"Catastrophe” seems to be the word of choice when experts and analysts talk about the Colombian pension system. With an immense fiscal gap –US$13 billion, 4% of the Colombian GDP–, the current pension system is putting at risk the future of millions of people, who will find themselves without any financial security in the next 10 years. The seriousness of the situation is such that executives from the main pension companies in Colombia agree that the country desperately needs a pension reform.
Not only that. Even if the country extends the age of retirement, increases the contributions per person and decreases the benefits, there’s a need for a structural change. The same executives argue that, aside from the pension reform, Colombia needs a labor reform capable of decreasing the current informality rate. It’s difficult to put a finger on the main cause of today’s crisis, since there is more than one reason. As analysts have noted, one of them is informality. As Miguel Largacha –president of the private pension fund Porvenir– says, informality is limiting the system: “50% of workers earn less than the minimum wage and, at the same time, we’re seeing a high level of informality: only one out of three workers contribute.”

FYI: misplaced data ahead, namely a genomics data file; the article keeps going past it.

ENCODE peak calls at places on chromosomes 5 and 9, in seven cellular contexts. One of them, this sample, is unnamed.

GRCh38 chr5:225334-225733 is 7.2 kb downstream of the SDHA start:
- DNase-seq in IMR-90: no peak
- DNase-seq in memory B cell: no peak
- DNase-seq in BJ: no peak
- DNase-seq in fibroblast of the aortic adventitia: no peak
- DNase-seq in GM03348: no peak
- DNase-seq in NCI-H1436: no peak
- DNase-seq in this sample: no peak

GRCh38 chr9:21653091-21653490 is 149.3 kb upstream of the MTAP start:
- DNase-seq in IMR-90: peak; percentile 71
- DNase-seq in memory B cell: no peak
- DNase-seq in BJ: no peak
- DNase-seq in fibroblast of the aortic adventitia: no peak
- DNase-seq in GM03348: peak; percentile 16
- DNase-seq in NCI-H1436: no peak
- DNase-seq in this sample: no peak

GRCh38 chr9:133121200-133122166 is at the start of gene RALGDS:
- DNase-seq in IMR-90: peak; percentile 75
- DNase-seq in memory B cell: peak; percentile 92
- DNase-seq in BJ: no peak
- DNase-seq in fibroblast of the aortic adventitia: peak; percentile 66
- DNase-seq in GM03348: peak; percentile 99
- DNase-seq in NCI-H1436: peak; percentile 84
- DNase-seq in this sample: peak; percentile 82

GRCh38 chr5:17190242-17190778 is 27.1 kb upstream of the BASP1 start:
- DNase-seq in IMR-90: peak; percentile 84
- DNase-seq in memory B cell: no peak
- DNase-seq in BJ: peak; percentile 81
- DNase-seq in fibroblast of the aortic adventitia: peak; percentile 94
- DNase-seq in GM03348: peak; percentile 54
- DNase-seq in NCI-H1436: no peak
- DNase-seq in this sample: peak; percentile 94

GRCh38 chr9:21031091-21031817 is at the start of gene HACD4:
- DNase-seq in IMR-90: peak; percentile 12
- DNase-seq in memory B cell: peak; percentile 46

Another one is inequality. Santiago Montenegro –president of Asofondos– remarked that subsidies are being poorly distributed: “We’re not distributing the money. Instead, it’s concentrating in the pension system and that harms the Gini index. It is absurd that the regime is so inequitable.” It appears that the Colombian pension system is inherently corrupt, with the richest quintiles receiving more subsidies than the people that truly need them.
A poor economy, paired with a high level of unemployment, has a fairly reasonable consequence: people lack the resources to contribute to the health and pension systems, and, therefore, retired people can’t have their respective pensions. Even worse, retired people with low income aren’t getting any benefits from government expenditures.
Thankfully, the Colombian government is taking note on the advice of executives. Last Friday, April 21st, president Juan Manuel Santos proposed the creation of a committee that would evaluate the possibility of “fast tracking” a pension reform. His words lacked certainty about the timeline and the urgency, but, in spite of that, they seemed convincing: “It’s something that we need and, even though I don’t think we will be able to release it this term, we’ll create a mission with a fixed time to achieve a minimal consensus so the Congress can approve this reform quickly.”
The question still lingers in the day-to-day of millions of people: will we ever get our pensions? Everyday, it seems less likely.
LatinAmerican Post | Juan Sebastián Torres